As one of the UK’s largest retail banks, the fate of Lloyds (LSE: LLOY) is inextricably tied to the health of the domestic economy. As GDP growth in the first quarter slowed to 0.4%, it’s worth asking whether Lloyds shares are nearing their peak. Valuation wise, the market has priced shares well at around one times book value, which signals share price growth will have to come by growing the amount of assets on the books.

In this regard, Lloyds is almost entirely reliant on the economy growing due to its sheer size. It already originates 25% of first-time buyer mortgages and supports 20% of new small businesses. Realistically, growing market share enough to affect overall revenue is highly unlikely, so any growth will have to come from the economy kicking into high gear.  

While it’s next to impossible to predict when the next recession will come, we do know it will happen eventually. However, it would be silly to sell a healthy company such as Lloyds while the economy is still growing, even if it’s by a low amount. But for investors on the outside looking in, remember the company’s growth will be slow and dividends will be the most likely source of returns in the years ahead.

Vulnerable to bad news

Online property portal Rightmove (LSE: RMV) unsurprisingly suffered greatly during the Financial Crisis as home sales dropped like a rock. The company has roared back in the years since and shares now trade at a princely 30 times forward earnings. The market has been enthusiastic on Rightmove because its nearly 80% market share for online home listings has allowed underlying operating margins to reach an astronomical 75.1%.

Rightmove is somewhat insulated from a downturn in the housing market since it makes its money by charging estate agents a monthly fee rather than taking a percentage of sales or charging by volume. However, any prolonged downturn in the housing market would likely create a repeat of June 2007- January 2009 when shares dropped over 70% in value during the worst of the Financial Crisis. For investors who’ve enjoyed the run up in Rightmove shares, selling now may not be the right call but at least be aware that such a lofty valuation means any sign of bad news could send shares plummeting.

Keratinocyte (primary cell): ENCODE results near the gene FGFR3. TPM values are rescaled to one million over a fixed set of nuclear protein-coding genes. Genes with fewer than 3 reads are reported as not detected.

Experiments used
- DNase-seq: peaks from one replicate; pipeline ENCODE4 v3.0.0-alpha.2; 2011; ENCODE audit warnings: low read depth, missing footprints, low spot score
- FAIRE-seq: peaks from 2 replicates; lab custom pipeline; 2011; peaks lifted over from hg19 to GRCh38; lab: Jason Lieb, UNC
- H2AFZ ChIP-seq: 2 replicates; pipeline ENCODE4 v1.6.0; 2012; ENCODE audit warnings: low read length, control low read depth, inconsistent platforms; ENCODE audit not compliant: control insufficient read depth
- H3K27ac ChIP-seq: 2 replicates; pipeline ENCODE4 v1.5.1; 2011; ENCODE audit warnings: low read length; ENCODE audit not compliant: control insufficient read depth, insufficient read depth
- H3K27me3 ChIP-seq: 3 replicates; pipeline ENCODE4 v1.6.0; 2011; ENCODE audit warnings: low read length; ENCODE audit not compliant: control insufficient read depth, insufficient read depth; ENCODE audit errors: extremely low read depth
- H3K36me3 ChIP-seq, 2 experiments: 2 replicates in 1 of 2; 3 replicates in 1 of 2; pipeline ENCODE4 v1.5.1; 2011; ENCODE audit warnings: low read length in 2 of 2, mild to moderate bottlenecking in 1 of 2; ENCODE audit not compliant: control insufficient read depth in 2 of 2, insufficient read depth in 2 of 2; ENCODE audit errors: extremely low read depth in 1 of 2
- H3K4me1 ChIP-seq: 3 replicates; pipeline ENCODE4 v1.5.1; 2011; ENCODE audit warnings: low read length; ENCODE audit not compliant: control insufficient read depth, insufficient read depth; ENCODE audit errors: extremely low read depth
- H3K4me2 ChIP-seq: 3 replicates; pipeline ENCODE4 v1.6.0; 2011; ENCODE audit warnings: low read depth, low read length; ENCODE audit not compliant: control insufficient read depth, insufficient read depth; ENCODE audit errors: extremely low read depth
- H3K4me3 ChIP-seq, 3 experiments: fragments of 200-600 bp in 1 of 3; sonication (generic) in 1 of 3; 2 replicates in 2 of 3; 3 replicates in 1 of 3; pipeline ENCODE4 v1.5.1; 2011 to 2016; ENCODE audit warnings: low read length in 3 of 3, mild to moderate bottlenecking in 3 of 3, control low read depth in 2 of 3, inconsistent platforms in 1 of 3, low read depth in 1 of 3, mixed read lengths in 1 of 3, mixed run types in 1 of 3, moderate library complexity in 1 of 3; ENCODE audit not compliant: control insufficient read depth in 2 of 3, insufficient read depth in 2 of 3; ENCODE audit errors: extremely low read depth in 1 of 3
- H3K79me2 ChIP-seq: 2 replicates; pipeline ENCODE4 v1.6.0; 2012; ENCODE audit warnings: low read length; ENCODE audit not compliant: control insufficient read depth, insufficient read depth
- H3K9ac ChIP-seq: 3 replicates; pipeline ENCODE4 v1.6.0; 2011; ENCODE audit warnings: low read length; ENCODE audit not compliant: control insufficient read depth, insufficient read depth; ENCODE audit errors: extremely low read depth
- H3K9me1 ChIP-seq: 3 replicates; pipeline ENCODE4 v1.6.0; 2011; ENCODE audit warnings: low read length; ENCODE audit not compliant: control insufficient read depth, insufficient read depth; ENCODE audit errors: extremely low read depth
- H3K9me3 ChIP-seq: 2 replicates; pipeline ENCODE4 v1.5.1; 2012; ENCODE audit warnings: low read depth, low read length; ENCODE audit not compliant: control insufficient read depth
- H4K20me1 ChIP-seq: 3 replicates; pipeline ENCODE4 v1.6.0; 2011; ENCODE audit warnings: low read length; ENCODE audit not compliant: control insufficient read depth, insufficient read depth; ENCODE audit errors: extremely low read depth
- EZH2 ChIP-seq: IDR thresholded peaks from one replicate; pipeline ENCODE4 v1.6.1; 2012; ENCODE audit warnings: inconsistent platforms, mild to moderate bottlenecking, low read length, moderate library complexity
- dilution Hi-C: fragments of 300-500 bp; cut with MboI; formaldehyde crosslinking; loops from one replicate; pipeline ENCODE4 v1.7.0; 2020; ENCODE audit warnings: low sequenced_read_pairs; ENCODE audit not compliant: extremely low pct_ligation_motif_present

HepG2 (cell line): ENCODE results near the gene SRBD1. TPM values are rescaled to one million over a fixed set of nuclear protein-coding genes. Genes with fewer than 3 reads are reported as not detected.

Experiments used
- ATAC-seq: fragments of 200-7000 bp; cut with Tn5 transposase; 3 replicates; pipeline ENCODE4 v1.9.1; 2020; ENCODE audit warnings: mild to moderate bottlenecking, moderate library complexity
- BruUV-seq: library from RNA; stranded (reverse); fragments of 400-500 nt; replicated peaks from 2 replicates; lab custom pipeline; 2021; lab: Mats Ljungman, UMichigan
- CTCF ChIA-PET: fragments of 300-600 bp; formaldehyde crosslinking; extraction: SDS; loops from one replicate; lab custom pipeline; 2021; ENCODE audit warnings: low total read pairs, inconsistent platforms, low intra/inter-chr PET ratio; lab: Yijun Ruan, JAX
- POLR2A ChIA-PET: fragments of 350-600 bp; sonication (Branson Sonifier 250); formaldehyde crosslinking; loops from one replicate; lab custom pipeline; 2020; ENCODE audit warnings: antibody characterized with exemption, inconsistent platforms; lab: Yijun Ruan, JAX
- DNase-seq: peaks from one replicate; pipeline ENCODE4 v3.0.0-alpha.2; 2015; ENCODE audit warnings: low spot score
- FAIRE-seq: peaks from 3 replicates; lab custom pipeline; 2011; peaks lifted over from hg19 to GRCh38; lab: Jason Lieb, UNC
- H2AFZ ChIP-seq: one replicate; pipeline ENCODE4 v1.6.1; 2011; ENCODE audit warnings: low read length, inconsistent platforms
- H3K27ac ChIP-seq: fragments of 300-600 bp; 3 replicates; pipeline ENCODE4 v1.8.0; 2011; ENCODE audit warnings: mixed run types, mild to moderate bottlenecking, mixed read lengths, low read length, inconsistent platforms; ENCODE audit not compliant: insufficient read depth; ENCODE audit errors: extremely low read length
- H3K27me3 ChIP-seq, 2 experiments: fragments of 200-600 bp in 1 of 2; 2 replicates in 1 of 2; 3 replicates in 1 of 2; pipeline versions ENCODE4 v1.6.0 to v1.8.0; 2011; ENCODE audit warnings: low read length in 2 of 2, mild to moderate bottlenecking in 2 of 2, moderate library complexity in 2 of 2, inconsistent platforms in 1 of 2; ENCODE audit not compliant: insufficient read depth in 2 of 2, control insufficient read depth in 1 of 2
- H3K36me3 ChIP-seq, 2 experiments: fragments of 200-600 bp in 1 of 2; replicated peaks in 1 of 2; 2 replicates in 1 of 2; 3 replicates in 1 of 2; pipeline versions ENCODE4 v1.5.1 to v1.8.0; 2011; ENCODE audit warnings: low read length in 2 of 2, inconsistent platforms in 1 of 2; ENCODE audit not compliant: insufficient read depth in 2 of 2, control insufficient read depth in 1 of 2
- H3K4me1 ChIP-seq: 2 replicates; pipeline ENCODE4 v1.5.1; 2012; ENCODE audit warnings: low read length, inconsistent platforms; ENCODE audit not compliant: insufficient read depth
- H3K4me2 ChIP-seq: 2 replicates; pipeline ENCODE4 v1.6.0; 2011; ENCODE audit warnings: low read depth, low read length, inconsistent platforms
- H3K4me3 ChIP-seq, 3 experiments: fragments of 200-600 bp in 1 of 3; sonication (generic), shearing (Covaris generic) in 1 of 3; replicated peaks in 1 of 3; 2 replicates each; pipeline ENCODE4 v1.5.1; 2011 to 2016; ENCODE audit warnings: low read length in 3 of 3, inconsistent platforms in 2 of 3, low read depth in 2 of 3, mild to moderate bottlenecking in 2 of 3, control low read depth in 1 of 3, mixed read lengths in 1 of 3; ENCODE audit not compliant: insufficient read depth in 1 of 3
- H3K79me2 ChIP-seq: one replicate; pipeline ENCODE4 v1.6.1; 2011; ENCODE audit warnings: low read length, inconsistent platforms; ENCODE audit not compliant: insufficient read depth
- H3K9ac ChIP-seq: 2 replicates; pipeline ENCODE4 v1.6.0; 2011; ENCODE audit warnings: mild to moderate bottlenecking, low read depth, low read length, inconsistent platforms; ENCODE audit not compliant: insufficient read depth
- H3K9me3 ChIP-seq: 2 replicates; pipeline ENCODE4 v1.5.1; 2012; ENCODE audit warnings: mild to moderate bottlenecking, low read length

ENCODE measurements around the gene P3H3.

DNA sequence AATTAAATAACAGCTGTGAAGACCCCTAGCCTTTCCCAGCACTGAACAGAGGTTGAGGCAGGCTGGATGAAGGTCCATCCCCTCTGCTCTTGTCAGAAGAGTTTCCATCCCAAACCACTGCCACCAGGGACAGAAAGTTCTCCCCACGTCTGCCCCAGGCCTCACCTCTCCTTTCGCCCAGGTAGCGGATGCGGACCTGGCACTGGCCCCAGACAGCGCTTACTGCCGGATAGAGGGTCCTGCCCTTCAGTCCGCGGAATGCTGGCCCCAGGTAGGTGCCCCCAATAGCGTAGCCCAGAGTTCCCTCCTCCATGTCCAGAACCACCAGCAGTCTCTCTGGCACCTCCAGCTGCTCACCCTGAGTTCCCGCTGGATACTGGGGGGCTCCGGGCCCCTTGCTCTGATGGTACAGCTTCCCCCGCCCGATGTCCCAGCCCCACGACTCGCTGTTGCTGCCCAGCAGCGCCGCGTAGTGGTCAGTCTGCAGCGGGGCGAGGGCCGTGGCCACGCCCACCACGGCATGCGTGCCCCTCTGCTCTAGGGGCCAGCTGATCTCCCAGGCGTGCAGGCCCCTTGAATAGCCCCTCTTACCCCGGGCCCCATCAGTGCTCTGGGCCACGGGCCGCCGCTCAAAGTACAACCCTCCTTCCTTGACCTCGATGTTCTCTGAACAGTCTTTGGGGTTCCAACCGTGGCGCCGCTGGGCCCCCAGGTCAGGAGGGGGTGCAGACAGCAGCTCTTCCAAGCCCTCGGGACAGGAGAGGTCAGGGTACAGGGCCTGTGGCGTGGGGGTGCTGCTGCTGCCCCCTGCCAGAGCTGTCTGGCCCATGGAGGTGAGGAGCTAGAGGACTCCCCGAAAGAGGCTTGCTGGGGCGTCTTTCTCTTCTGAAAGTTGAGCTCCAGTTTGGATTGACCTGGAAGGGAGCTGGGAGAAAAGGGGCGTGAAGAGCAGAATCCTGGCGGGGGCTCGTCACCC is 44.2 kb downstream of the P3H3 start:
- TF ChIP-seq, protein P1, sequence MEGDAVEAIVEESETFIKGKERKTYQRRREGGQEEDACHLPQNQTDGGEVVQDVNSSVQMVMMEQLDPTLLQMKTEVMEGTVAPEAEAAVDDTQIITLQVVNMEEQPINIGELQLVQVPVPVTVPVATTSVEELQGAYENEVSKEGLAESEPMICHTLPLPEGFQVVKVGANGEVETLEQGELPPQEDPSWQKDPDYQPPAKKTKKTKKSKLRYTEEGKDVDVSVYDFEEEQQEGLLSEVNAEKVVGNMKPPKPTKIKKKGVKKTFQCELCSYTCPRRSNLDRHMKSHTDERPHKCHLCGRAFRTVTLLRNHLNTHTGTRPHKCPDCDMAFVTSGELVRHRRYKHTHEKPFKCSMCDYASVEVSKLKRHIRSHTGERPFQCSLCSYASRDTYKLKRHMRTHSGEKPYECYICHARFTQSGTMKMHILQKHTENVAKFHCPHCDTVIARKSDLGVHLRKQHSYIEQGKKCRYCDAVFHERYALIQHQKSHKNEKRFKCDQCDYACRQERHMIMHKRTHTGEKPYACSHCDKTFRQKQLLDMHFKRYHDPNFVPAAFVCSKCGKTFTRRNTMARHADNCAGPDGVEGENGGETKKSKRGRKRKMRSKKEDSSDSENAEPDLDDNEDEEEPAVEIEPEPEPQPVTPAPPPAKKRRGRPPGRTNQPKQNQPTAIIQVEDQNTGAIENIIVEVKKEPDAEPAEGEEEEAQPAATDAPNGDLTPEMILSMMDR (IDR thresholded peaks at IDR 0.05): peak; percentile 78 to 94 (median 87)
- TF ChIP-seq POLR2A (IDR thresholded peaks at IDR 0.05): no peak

Uncertain outlook

London property developer Telford Homes (LSE: TEF) is at risk from any economic downturn for obvious reasons. The market is evidently worried about this vulnerability because shares are trading at a sedate 9 times forward earnings despite a 3.2% yielding dividend and three straight years of double-digit earnings growth.

While net debt of £50.4m and a subsequent gearing ratio of 37.3% is worrying, Telford has forward-booked 50% of revenue through 2019. This will help the company survive any short-term slowdown, but a longer downturn in the London property market would be devastating with some £1.5bn worth of developments in the pipeline. Few industries are as cyclical as housebuilding and owning a London developer amidst Brexit worries and slowing economic growth would be enough to cause me sleepless nights.

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Ian Pierce has no position in any shares mentioned. The Motley Fool UK has recommended Rightmove. We Fools don't all hold the same opinions, but we all believe that considering a diverse range of insights makes us better investors.